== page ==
© Adrian S Pye and licensed for reuse under this Creative Commons Licence
Kessingland is a long, wide, sand and shingle beach backed by low cliffs. The beach here is somewhat protected from the erosion which affects this coast thanks to the marram grass that was planted here by the writer and agricultural reformist, Henry Rider Haggard. It was his fictional character, Allan Quatermain, who may well have been the inspiration for Indiana Jones. Haggard, who owned a holiday home on the beach in the early 1900s, is commemorated today by having a road in the village named after him. The grass, together with the wild lupins to be found here in summer, have successfully protected the beach from erosion ever since.
Kessingland is a relatively unspoilt, wild beach, and thanks to its size and rural location it rarely feels crowded, even during the sunniest summer days, unlike beaches further up the coast at Lowestoft.
Swimming, and water sports such as wind surfing are popular here, and this part of the coastline is a good place to take bracing walks at any time of year. Benacre Nature Reserve can be found at the southern end of the beach and is home to a wide variety of bird life, particularly during spring when many migratory birds land here.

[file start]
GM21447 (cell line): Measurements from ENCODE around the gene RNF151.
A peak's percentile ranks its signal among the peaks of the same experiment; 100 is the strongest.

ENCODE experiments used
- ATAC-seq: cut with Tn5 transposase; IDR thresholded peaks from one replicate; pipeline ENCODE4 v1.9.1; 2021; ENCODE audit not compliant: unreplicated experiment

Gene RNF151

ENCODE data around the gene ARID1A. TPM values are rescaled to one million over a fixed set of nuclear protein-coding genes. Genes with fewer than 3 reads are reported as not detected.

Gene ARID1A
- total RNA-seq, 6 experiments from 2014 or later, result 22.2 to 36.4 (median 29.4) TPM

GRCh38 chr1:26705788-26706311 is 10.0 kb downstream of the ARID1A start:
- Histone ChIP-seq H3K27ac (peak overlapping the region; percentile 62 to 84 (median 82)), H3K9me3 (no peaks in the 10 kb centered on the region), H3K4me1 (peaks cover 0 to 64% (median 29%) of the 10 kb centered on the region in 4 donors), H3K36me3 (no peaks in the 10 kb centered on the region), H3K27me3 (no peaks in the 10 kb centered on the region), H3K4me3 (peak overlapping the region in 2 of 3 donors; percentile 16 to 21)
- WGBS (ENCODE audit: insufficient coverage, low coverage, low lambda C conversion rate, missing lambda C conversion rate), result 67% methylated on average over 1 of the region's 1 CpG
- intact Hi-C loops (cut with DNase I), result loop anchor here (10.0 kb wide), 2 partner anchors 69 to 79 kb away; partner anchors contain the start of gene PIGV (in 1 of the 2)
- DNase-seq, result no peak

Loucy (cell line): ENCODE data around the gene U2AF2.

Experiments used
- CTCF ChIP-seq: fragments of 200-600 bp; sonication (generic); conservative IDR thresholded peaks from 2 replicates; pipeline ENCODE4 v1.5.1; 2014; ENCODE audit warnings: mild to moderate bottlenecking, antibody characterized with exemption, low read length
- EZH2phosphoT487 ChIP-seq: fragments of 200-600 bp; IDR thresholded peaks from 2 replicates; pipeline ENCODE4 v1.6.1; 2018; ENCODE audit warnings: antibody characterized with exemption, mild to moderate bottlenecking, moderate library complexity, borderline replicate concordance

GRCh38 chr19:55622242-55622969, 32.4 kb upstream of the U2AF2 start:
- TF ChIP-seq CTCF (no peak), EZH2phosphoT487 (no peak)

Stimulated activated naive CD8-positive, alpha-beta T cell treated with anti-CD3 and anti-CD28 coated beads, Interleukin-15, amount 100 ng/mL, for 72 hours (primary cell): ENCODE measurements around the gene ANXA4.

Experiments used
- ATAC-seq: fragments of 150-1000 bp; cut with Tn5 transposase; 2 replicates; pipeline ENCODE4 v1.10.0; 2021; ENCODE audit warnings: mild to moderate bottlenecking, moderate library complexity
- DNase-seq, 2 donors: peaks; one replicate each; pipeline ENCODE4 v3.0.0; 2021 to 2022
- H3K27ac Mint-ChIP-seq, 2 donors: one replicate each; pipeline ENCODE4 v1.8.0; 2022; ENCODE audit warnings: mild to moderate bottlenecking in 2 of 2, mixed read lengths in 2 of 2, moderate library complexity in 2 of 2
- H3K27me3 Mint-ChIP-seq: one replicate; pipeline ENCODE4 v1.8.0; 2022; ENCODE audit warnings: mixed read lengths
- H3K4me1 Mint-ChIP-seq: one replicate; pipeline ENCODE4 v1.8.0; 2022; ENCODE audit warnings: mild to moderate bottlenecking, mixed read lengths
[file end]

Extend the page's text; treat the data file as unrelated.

Dogs are banned from the beach from May until September. From October until April they are allowed but must be kept on a lead.
Parking can be found along Church Road, next to the beach on the outskirts of the village. The beach can be accessed down a very short flight of steps. Alongside the village, a promenade runs behind the beach.
A number of cafes can be found at the beach front as well as a caravan park. Further facilities can be found in the centre of Kessingland, where a settlement has stood since Palaeolithic times, making the village and surrounding area of great interest to archaeologists. The village is also home to Africa Alive, an African-themed wildlife park.